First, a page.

This view is changing, however, as Yellow Book explores the opportunities of applying technology to manage the customer relationship process and automate daily activities for improving the effectiveness and efficiency of servicing customers. The company is rolling out a CRM system that will be able to “control and pinpoint specifics of the marketplace and automate many sales activities.” According to one respondent, “This system gives the management team the opportunity to develop the market and find areas that have been missed.” Although Yellow Book “will never be at the cutting edge of technology, and it may be some time before the field is completely automated, the system will provide salespeople with more capabilities for managing their territory, accounts, and selling activities.”
The system will be used for customer account history, payment status, and allowing representatives to pull customer’s artwork off a computer to take with them on the sales call. The system will be used by sales, the in-bound call center, and service and collections. According to one respondent, “[W]e know what advertising companies buy and when they buy it, and we have been doing a lot of systems integration over the past few years that have enabled consistent sales reporting and tracking. But the new system will do more to enable sales reps to cross-sell across territories and allow management to identify trends as they arise.”
New technology being developed also will allow the sales representative to “key in contracts at the end of the day and the system would electronically identify errors or exceptions rather than having checkers manually proof documents.” As one executive noted, “Eventually, contracts, artwork, everything will be online, but it may be a few years before we have that.” Ultimately, according to one manager, “Moving toward a single platform for all sales activities will achieve economies of scale and increase customer face time.”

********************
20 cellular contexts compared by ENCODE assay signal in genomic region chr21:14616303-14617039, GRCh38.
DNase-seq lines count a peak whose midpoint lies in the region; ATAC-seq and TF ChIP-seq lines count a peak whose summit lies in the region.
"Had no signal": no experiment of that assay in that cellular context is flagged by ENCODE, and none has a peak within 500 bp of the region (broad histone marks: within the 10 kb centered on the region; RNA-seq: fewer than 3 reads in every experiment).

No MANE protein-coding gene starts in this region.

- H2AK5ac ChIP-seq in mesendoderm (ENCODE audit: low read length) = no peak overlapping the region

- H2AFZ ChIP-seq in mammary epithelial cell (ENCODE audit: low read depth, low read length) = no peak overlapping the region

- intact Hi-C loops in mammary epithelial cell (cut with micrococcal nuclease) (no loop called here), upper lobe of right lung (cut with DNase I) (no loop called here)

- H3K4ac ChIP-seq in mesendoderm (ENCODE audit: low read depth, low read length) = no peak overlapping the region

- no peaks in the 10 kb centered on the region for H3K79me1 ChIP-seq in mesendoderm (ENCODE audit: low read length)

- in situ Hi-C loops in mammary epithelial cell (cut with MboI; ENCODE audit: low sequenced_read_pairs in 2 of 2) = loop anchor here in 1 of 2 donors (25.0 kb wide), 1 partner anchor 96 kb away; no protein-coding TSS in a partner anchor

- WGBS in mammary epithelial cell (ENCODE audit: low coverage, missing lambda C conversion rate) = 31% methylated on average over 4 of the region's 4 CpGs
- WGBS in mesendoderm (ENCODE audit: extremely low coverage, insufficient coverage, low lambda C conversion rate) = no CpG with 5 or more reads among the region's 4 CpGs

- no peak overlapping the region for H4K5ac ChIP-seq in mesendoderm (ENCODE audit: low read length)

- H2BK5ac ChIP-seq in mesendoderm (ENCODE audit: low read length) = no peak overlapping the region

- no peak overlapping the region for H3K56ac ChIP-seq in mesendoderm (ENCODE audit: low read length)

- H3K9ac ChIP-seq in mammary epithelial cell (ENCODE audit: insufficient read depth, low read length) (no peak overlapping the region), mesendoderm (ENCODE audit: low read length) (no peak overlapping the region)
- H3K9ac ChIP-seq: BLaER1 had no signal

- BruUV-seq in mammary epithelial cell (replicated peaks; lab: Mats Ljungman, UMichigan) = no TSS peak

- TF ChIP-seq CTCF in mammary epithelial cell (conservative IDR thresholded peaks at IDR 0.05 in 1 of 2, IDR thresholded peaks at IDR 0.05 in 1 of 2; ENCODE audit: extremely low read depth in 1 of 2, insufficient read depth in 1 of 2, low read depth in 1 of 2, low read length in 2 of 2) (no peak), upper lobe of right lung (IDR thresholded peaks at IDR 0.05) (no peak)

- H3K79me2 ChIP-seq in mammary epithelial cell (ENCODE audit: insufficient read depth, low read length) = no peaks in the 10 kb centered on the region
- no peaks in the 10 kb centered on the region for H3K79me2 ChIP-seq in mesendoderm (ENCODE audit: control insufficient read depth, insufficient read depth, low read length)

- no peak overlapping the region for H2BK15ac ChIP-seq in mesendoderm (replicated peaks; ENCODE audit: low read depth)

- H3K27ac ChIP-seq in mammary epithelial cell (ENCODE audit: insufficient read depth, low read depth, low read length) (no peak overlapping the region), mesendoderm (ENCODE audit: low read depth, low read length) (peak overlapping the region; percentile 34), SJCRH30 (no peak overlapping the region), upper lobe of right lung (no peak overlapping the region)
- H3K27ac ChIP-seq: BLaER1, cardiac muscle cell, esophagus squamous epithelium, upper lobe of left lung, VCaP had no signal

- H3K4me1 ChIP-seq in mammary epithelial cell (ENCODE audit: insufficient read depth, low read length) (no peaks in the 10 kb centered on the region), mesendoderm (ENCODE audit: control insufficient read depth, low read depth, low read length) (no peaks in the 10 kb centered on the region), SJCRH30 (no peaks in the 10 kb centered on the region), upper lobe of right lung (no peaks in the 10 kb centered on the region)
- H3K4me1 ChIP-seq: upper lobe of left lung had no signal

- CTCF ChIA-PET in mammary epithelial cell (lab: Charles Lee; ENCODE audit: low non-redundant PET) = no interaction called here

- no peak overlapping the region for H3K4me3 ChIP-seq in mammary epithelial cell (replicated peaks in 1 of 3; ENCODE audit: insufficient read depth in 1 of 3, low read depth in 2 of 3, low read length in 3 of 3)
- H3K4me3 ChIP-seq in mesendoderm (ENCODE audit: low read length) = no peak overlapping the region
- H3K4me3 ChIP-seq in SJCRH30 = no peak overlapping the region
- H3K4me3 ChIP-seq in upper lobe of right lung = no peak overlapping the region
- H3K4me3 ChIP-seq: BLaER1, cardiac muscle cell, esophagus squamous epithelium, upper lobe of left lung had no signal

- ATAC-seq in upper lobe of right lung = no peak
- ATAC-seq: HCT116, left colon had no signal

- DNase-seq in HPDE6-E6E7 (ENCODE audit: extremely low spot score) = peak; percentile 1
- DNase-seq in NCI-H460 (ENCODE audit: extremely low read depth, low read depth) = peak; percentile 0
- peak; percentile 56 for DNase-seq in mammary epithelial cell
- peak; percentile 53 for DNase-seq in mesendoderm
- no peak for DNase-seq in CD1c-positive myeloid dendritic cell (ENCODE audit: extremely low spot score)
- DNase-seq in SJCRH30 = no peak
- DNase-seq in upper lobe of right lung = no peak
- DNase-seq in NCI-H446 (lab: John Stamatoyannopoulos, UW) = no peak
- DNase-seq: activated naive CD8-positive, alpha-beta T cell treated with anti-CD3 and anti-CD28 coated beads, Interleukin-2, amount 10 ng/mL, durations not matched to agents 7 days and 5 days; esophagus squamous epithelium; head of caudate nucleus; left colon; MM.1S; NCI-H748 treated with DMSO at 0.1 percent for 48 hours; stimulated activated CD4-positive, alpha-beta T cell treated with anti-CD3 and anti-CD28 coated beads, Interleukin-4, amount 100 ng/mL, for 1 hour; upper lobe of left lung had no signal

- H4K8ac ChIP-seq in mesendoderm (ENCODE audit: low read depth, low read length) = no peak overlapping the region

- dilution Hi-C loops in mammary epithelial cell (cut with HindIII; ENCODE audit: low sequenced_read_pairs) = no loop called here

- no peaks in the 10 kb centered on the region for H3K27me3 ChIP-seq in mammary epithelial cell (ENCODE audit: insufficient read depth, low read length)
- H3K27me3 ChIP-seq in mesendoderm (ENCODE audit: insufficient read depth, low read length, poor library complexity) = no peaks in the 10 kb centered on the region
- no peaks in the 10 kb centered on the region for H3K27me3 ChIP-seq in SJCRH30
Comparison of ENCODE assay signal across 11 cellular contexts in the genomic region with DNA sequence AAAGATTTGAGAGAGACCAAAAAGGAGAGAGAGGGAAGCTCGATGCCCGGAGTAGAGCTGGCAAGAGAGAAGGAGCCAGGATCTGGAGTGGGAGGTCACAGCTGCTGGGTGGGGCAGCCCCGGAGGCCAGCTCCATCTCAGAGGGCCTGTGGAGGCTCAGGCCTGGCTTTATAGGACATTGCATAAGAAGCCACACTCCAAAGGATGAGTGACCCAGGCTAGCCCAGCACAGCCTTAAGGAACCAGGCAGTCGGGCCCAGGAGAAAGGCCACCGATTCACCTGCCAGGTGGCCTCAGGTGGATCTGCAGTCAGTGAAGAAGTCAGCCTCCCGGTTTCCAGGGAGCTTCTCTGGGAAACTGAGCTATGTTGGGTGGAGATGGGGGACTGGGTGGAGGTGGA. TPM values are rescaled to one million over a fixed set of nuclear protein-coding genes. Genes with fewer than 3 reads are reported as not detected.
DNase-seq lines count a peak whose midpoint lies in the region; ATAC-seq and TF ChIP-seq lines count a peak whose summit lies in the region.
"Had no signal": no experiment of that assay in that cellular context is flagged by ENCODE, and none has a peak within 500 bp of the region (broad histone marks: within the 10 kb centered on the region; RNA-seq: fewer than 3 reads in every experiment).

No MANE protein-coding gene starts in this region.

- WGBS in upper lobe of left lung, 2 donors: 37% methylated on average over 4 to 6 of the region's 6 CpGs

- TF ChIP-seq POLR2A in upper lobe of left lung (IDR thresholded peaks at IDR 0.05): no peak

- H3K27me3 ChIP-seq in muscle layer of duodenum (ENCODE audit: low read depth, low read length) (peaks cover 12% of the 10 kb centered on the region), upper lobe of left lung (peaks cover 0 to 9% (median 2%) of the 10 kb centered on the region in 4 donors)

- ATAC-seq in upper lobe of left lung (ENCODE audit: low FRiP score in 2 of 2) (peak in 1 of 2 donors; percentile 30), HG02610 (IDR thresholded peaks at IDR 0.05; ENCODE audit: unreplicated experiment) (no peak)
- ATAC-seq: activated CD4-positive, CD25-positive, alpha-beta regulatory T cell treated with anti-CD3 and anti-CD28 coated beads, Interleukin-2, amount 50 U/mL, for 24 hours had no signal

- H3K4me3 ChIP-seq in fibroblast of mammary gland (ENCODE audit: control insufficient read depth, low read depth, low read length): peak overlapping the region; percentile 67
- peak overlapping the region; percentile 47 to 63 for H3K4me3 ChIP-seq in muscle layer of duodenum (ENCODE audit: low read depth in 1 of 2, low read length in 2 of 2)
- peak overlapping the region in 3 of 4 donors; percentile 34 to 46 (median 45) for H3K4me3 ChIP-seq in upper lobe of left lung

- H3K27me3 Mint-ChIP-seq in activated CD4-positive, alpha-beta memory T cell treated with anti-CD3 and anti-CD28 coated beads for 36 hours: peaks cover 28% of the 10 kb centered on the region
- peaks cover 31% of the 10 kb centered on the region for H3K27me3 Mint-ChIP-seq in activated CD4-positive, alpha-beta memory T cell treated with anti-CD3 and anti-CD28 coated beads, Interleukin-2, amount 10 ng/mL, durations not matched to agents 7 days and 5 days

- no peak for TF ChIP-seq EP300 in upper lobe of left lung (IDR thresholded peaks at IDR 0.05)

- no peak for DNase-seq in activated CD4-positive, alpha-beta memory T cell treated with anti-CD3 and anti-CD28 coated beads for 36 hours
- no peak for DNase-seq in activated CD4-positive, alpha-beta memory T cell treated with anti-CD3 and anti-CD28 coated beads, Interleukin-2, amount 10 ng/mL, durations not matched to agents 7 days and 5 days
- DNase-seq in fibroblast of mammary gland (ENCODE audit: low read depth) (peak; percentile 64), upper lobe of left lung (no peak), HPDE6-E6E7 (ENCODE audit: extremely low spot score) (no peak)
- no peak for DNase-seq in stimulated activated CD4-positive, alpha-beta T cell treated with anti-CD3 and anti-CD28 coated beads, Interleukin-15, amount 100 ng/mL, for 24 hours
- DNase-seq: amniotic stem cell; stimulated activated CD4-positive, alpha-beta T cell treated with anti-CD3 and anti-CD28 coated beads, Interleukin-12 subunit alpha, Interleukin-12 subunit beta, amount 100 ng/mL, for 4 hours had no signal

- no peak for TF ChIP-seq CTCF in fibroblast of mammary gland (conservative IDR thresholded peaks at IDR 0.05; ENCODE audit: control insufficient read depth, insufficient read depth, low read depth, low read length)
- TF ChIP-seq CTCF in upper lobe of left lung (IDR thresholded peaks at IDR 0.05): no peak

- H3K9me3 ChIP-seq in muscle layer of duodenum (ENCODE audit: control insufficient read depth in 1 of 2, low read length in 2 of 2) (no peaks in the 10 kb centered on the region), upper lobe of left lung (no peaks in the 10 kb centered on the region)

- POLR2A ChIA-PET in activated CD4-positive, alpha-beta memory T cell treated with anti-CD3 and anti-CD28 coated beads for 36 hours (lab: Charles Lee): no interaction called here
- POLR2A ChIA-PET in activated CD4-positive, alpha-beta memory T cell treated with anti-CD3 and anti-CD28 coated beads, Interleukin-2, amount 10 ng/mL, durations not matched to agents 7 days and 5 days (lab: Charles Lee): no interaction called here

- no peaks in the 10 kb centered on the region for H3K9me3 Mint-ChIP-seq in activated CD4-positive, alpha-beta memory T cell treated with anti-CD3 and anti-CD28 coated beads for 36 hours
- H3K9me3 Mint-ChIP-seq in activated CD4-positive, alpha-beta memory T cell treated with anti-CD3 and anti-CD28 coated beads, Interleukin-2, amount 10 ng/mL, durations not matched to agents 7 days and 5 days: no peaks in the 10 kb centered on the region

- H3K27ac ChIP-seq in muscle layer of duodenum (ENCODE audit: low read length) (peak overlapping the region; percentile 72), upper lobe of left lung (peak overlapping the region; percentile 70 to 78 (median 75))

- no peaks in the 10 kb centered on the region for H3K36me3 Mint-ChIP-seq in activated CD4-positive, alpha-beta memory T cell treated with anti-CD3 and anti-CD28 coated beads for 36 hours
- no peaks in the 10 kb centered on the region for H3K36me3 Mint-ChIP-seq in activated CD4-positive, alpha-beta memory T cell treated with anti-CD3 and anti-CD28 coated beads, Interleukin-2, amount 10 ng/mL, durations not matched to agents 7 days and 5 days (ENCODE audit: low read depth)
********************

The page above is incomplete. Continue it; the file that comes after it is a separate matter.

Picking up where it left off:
The successful CRM system creates a powerful link between suppliers and customers, allowing better decisions for salespeople, customers, and the supplier because it enables enhanced processes that rely on data. For the salesperson, these decisions include targeting customers, and planning and optimizing customer interaction management. For the customer, decisions are enhanced around optimal product selection, solution configuration, and optimal post-sales service. For the organization, CRM both increases knowledge of customers and sales activities in the field and improves decision making regarding optimal pricing, product configuration, service options, and sales strategies.
The salesperson benefits from increased efficiency—executing sales activities faster and at a lower cost—and improved effectiveness—doing things better. CRM systems allow sales-people to more easily qualify customers with greater accuracy, and to improve leads and customer selection/targeting information through development of large customer databases. Many of the organizations we studied expected that their CRM system would eventually allow the salesperson to more quickly produce complex proposals that required input from various parts of the organization, configure products more accurately and rapidly, and address special pricing and delivery needs. Automated ordering, invoicing, and tracking systems also can reduce cycle time and overall costs of sales. (See Figure 4.2.)